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‘Getaway’ host Sam McClymont is grateful for her last-minute decision as she undergoes cancer treatment

"I didn't expect this."
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It was December 2023 and country musician and host of Getaway, Sam McClymont, had a medical appointment with a breast specialist and was wondering whether to attend.

She’d recently been given the all-clear for breast cancer after finding a lump in her right breast, but the appointment was made before that. Now, in the run-up to Christmas, with two young boys, Wilder, 6, and Ari, 5, and a million things to do, could her time be better spent?

“A mammogram and biopsy had just showed I had a non-cancerous tumour in my breast but it was still really sore,” Sam, 38, from Canberra, tells Woman’s Day exclusively.

“I decided to go to see the specialist anyway and see what my options were.” It was a decision that potentially saved her life.

Sam McClymont sitting on a stair case wearing all white
Sam McClymont announced her diagnosis in April. (Image: Woman’s Day)

STEPPING BACK

“As soon as he examined me, he said that he wasn’t comfortable with the lump or the [non cancerous] result I’d had,” Sam remembers.

Another round of tests followed and then nothing. No call. No follow-up. So when Sam went to her next appointment three weeks later, she was expecting another all-clear. At her age breast cancer was not on her radar.

“I hadn’t been asked to bring anyone. My husband Ben was at work,” Sam says.

It meant she was alone when the specialist broke it to her that she had triple negative breast cancer, the most aggressive form.

“I was instantly crying. It was a shock. He was telling me about all the treatments, but I couldn’t believe it,” Sam explains.

“I was bawling when I called Ben and my younger sister Mollie. Then she was crying. Nobody was expecting this.”

BRAVE FOR HER CHILDREN

Sam faced months of chemotherapy, surgery, a possible mastectomy and radiation. Thankfully, more tests showed the cancer hadn’t spread to her lymph nodes. But she knows how fortunate this was given how fast her type of cancer grows and her initial misdiagnosis.

“If my GP hadn’t had the foresight to make that appointment [with the breast specialist] and if I’d decided not to go, then it would have spread,” Sam says.

Her prognosis, however positive, was still serious. And her first challenge was to tell her boys what was happening.

“Wilder thought it was hilarious I was going to be bald, but Ari couldn’t wrap his head around it,” Sam says and, as she struggles through rounds of chemo, it is her youngest who finds it most difficult.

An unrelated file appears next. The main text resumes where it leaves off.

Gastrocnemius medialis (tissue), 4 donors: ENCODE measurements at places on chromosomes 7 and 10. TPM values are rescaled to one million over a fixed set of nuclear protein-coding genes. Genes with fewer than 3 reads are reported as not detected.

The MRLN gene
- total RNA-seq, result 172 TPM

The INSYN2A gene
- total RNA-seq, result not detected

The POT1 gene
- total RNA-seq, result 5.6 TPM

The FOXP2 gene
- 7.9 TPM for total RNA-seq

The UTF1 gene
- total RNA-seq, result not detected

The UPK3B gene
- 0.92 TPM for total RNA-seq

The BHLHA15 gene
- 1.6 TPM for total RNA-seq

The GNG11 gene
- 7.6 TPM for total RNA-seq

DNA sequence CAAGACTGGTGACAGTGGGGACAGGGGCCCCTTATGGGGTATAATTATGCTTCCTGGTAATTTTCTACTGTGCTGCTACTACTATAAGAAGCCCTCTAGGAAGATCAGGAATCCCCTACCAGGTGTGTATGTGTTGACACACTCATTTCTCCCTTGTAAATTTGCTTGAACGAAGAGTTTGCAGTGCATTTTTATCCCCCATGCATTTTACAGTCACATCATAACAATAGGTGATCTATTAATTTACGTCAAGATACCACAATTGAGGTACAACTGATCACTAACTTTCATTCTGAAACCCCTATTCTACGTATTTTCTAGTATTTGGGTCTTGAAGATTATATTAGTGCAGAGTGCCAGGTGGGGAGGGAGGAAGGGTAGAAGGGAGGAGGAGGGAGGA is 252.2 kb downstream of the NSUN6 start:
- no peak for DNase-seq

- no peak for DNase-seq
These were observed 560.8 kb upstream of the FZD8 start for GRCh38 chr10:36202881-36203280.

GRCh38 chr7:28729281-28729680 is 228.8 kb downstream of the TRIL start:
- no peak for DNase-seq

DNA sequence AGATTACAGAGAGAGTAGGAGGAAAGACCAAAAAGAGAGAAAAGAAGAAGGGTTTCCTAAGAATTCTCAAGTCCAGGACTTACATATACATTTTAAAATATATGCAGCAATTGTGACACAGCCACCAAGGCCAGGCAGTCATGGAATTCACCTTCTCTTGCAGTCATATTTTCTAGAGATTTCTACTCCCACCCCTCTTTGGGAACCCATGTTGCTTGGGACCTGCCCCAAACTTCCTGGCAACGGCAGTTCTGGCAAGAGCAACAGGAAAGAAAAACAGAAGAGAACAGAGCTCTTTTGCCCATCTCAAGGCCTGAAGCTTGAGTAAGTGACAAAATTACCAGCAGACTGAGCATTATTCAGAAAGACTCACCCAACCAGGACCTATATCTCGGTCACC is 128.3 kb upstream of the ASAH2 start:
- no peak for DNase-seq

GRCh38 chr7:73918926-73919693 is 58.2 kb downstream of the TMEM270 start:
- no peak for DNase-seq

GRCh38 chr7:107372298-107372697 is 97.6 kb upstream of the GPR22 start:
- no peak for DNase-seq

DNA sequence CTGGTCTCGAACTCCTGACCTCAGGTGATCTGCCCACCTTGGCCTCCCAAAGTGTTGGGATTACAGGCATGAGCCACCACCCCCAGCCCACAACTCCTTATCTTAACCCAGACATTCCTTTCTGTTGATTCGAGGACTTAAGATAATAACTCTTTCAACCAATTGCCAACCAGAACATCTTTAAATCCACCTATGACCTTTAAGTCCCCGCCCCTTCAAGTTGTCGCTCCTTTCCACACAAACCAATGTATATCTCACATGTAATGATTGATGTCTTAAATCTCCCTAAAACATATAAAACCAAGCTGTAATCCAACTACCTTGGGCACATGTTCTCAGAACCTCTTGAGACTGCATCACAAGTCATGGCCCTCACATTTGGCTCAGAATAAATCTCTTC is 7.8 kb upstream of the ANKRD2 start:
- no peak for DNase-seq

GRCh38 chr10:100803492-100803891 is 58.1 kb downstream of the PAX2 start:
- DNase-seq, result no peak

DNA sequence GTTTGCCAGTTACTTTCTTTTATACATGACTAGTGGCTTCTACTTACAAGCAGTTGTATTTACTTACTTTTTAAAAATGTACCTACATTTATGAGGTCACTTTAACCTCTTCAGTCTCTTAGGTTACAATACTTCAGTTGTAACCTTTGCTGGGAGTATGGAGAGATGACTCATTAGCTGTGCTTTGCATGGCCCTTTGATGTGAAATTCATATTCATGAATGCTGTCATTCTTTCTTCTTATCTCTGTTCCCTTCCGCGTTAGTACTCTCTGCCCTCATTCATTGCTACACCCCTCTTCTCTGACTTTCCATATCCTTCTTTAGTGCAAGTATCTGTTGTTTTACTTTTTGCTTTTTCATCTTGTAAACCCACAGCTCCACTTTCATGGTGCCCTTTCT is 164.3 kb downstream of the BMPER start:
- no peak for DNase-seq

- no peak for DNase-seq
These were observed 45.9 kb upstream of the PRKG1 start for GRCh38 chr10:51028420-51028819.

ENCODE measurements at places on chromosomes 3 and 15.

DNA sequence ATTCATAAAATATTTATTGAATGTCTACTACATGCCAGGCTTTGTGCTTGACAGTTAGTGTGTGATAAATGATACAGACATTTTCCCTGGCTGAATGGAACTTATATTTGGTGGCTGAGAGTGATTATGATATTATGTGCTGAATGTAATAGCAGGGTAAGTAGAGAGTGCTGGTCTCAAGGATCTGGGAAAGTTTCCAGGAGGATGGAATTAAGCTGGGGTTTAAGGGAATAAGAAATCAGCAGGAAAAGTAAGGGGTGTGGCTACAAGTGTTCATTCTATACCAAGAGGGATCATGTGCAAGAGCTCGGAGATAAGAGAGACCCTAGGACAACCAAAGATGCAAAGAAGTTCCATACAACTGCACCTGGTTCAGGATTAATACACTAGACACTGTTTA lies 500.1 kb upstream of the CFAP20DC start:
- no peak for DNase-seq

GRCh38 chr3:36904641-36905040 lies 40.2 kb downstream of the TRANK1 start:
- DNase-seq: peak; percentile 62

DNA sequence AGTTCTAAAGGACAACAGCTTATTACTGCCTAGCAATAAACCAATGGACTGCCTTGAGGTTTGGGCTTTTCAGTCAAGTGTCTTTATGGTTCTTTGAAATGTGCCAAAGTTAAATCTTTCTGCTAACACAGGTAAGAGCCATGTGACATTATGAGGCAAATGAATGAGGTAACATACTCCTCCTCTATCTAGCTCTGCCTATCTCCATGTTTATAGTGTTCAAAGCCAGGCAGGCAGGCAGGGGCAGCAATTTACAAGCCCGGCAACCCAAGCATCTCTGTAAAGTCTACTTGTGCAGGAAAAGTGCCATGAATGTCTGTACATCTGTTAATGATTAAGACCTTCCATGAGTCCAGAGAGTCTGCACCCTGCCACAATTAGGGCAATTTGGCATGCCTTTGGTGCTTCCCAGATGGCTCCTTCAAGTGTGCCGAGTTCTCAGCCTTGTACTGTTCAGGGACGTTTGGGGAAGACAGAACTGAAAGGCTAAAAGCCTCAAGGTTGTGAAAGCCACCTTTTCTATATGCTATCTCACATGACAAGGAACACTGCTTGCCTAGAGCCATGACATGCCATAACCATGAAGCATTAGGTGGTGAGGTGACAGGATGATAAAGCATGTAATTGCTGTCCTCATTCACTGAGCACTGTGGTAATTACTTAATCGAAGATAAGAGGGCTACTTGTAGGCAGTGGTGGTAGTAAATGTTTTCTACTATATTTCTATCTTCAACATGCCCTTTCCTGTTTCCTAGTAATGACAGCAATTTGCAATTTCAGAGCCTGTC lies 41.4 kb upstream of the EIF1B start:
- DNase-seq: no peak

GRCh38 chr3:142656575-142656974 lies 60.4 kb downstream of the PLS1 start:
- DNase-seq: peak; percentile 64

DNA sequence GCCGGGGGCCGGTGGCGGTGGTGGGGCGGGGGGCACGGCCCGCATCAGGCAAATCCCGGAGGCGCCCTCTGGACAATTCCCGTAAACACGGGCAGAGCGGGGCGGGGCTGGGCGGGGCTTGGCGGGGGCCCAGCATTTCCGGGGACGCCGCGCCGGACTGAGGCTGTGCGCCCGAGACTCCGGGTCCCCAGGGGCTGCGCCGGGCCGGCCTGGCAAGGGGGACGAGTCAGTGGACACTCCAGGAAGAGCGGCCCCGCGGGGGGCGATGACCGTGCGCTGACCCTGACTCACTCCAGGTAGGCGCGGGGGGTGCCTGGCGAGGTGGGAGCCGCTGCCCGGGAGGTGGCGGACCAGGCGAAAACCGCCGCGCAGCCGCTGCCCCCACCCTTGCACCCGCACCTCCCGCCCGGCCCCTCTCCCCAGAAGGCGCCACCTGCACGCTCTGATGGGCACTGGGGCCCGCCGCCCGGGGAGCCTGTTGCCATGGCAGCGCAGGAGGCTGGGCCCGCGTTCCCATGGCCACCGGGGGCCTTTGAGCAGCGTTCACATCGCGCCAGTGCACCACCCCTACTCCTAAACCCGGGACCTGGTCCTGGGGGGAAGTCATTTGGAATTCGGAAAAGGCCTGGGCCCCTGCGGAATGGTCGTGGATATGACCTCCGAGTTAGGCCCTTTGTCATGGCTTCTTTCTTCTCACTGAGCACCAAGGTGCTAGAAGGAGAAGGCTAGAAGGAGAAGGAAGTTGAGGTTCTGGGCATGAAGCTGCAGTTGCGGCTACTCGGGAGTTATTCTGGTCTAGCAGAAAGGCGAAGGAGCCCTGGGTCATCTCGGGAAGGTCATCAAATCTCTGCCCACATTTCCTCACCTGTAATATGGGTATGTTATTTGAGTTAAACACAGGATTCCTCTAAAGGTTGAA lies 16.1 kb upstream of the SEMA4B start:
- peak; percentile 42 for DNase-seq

“One morning he said, ‘Mummy are you going to die?’” Sam says. “It was really hard as I could tell how scared he was.”

But as the weeks have gone on, the family has adapted to Mummy not always doing school drop-offs and dinner. And Sam has had to adapt to taking a step back from work.

It’s not possible to travel at the moment, either with her TV show Getaway or her band the McClymonts. So sisters Brooke and Mollie have had to take a back seat.

“That’s been hard as work is a huge part of my identity,” explains Sam, but she’s focusing on the advice of her oncologist who told her, “Give me a year, so you can have 50 more.”

Losing her hair has also been a bitter pill and, before she shaved her head, Sam says she could still pretend she was well.

“I knew once it was gone everyone would know. I needed time to process it before that,” she says. “Eventually I chopped it all off, and then the boys helped me shave it. I was shocked when I looked in the mirror. But I couldn’t be emotional because the boys were there.”

SUPPORT & KINDNESS FOR SAM MCCLYMONT

“This has opened my eyes to what other people are battling.” (Image: Woman’s Day)

A lovely wig from The Beautiful Hair Boutique has helped enormously but Sam says sometimes she needs to be able to sit in her sadness.

“People say, ‘Your hair will grow back,’ or, ‘There’ll be another overseas trip next year.’ It’s like I’m not allowed to feel low. But cancer is really hard and sometimes it’s just OK to feel sad,” she says.

Another thing she’s learned is that everyone has her back, from her parents to her sisters to strangers online.

“I’ve been blown away with the amount of incredible support after I posted my story online. It’s opened my eyes to what other people are battling behind closed doors. I’ve received such kindness and you never forget that. I want to do that for other people in the future.”

For now though it’s one foot in front of the other. Sam’s through 12 of her 16 rounds of chemo. And then there will be surgery and radiation.

“I’m hoping that this is something I’ll look back on and think, ‘Wow, what a year,’” Sam shares. “I hope that we never have to go through anything like it again.”

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